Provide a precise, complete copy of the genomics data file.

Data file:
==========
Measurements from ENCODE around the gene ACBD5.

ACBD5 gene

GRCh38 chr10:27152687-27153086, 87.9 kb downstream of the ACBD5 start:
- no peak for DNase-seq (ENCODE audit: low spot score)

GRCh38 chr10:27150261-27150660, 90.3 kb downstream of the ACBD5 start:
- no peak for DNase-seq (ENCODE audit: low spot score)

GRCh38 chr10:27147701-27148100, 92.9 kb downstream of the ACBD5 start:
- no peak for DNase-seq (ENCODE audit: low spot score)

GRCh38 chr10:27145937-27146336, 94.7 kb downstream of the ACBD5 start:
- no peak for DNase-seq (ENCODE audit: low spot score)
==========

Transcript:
Measurements from ENCODE around the gene ACBD5.

ACBD5 gene

GRCh38 chr10:27152687-27153086, 87.9 kb downstream of the ACBD5 start:
- no peak for DNase-seq (ENCODE audit: low spot score)

GRCh38 chr10:27150261-27150660, 90.3 kb downstream of the ACBD5 start:
- no peak for DNase-seq (ENCODE audit: low spot score)

GRCh38 chr10:27147701-27148100, 92.9 kb downstream of the ACBD5 start:
- no peak for DNase-seq (ENCODE audit: low spot score)

GRCh38 chr10:27145937-27146336, 94.7 kb downstream of the ACBD5 start:
- no peak for DNase-seq (ENCODE audit: low spot score)